Ottawa

Checkpoints to return to Ottawa-Gatineau border Monday

Ontario Premier Doug Ford has announced a slate of new restrictions as part of the province's ongoing attempt to manage the severity of the pandemic's third wave, including checkpoints at Ontario's borders with Manitoba and Quebec.

Details still being hammered out, say Ottawa officials

Police oversee a checkpoint on the Quebec side of the Champlain Bridge between Ottawa and Gatineau, Que., in May 2020. The Ontario government has announced the checkpoints will return Monday at its interprovincial border crossings with Quebec and Manitoba. (Jonathan Dupaul/CBC)

Travel checkpoints are set to return Monday between Ottawa and Gatineau, Que., part of a slate of new COVID-19 restrictions announced by the Ontario government on Friday.

Premier Doug Ford announced the checkpoints will soon appear at Ontario's borders with Quebec and Manitoba as part of the province's ongoing attempt to manage the severity of the pandemic's third wave.

Exceptions will be in place for people going to work, seeking medical care, transporting goods and exercising Indigenous treaty rights.

"Should an individual not have a valid reason to enter Ontario, they will be turned back," said Health Minister Christine Elliott during Friday's news conference.

"These are tough but necessary measures to help us overcome this health crisis."

The restriction hearkens back to last spring when the Quebec government implemented checkpoints on bridge and ferry crossings across the Ottawa River, during the pandemic's first wave.

Geneviève Guilbault, Quebec's deputy premier, said Friday evening that her province's borders would be closed to visitors from Ontario starting Monday as well.

Rules still 'unfolding'

During a city news conference Friday, both Ottawa Mayor Jim Watson and Ottawa Police Service (OPS) Chief Peter Sloly said municipal officials were still waiting for details on the checkpoint plan.

Sloly said his understanding was that the checkpoints would be operating 24 hours a day, seven days a week, for several weeks.

He said OPS was having enforcement discussions with the RCMP, Ontario Provincial Police and their counterparts in Quebec.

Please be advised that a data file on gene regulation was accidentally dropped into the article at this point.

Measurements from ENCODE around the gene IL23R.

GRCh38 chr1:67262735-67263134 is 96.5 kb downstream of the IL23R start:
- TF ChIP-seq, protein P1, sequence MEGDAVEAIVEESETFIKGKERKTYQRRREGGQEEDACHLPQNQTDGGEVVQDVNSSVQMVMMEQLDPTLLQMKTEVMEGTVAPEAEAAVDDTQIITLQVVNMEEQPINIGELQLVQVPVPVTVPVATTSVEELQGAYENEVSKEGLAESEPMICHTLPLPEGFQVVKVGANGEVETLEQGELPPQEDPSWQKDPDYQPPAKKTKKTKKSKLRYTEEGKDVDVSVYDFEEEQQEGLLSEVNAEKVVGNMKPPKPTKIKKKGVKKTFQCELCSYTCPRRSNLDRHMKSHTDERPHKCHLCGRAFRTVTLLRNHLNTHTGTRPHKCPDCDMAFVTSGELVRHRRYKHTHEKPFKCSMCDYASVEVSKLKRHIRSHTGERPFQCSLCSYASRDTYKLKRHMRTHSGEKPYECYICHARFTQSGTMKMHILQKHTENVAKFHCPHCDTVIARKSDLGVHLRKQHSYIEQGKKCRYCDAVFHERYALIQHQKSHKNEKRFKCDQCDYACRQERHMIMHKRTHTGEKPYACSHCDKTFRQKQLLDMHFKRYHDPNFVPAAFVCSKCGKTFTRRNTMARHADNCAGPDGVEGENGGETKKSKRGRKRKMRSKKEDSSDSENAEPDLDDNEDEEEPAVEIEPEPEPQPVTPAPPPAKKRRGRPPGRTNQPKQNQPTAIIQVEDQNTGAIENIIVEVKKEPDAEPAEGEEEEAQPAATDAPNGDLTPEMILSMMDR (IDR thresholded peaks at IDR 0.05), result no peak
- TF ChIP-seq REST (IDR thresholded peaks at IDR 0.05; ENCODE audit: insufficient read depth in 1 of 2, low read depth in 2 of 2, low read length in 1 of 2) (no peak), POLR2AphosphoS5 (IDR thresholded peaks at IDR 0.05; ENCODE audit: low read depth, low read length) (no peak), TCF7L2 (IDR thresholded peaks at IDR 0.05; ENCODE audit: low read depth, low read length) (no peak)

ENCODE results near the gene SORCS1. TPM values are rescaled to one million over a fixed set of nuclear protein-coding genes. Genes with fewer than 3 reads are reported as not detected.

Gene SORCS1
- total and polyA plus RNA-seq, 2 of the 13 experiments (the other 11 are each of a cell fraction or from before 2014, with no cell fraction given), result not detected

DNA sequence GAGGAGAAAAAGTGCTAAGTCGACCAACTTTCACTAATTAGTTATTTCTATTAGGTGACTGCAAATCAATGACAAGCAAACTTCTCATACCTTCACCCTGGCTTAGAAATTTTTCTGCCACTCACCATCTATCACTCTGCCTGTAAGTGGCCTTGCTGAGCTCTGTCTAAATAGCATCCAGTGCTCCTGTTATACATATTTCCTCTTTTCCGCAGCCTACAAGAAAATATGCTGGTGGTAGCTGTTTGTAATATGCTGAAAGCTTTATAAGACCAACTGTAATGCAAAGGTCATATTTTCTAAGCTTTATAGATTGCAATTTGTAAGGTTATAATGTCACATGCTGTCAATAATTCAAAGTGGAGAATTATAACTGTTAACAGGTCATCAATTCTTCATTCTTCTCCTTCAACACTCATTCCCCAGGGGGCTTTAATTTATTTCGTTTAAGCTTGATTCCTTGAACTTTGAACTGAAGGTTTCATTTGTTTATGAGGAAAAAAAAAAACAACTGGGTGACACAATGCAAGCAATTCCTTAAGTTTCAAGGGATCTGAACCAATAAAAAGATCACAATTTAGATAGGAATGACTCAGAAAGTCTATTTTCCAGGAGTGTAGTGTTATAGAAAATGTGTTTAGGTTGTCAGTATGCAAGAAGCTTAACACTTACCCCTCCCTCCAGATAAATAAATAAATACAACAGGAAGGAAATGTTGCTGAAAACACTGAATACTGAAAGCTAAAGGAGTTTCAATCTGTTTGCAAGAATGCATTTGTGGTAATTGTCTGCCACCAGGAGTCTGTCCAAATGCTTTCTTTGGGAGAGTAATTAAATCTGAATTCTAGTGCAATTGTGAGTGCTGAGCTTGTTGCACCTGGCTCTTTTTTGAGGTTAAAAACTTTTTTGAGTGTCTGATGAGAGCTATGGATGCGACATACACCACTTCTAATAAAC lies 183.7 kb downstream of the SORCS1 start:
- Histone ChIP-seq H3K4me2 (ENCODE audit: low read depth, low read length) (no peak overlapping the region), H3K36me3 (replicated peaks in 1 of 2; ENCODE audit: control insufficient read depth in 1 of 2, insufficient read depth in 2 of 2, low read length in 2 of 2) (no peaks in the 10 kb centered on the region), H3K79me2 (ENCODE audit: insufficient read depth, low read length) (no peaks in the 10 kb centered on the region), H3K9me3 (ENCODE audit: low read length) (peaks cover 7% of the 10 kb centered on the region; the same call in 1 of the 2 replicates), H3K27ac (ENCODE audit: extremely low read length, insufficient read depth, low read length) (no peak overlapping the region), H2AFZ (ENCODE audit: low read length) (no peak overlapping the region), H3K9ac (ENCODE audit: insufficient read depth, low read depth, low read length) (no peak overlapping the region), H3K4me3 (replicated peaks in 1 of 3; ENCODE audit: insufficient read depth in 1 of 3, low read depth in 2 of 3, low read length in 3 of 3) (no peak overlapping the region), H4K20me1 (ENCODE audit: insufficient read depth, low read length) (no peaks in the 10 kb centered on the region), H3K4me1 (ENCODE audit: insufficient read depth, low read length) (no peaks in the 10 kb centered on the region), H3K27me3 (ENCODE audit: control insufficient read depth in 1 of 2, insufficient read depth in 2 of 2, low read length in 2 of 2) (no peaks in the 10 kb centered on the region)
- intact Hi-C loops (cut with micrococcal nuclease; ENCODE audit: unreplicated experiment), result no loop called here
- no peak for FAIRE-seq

"It is a still unfolding set of regulations and expectations, and so anything further than that would be speculation at this time," Sloly said.

Ottawa mayor hoping for ‘discretion’ in checkpoint enforcement

CBC News Ottawa

2 months ago
2:05
Mayor Jim Watson says he hopes police will use discretion in compassionate cases for travel between Ottawa and Gatineau after the province announced new interprovincial checkpoints. Ottawa police Chief Peter Sloly says officers may be looking for verification from travellers. 2:05

Watson characterized the premier's comments as a clear signal to Ontario residents to stay on this side of the Ottawa River and not head to their cottages or Gatineau Park.

Even so, Watson said he hoped officers would be allowed to exercise some discretion if people had other "legitimate" reasons for travel — for instance, the death of a loved one.

"What we're saying is, look, you don't have to go over to go to Gatineau Park or to get cheap beer at the depanneur," Watson said. "But if there's a sensible reason ... I hope that the police are given that discretion."

The border announcement comes as Ottawa Public Health reported 345 new cases and one death Friday, with more than 100 COVID-19 patients in hospital for the first time since the pandemic was declared in early 2020.

Another 181 cases are resolved, with the confirmed active case total now above 3,100.

Add some “good” to your morning and evening.

A variety of newsletters you'll love, delivered straight to you.

Sign up now

Comments

To encourage thoughtful and respectful conversations, first and last names will appear with each submission to CBC/Radio-Canada's online communities (except in children and youth-oriented communities). Pseudonyms will no longer be permitted.

By submitting a comment, you accept that CBC has the right to reproduce and publish that comment in whole or in part, in any manner CBC chooses. Please note that CBC does not endorse the opinions expressed in comments. Comments on this story are moderated according to our Submission Guidelines. Comments are welcome while open. We reserve the right to close comments at any time.

Become a CBC Member

Join the conversationCreate account

Already have an account?

now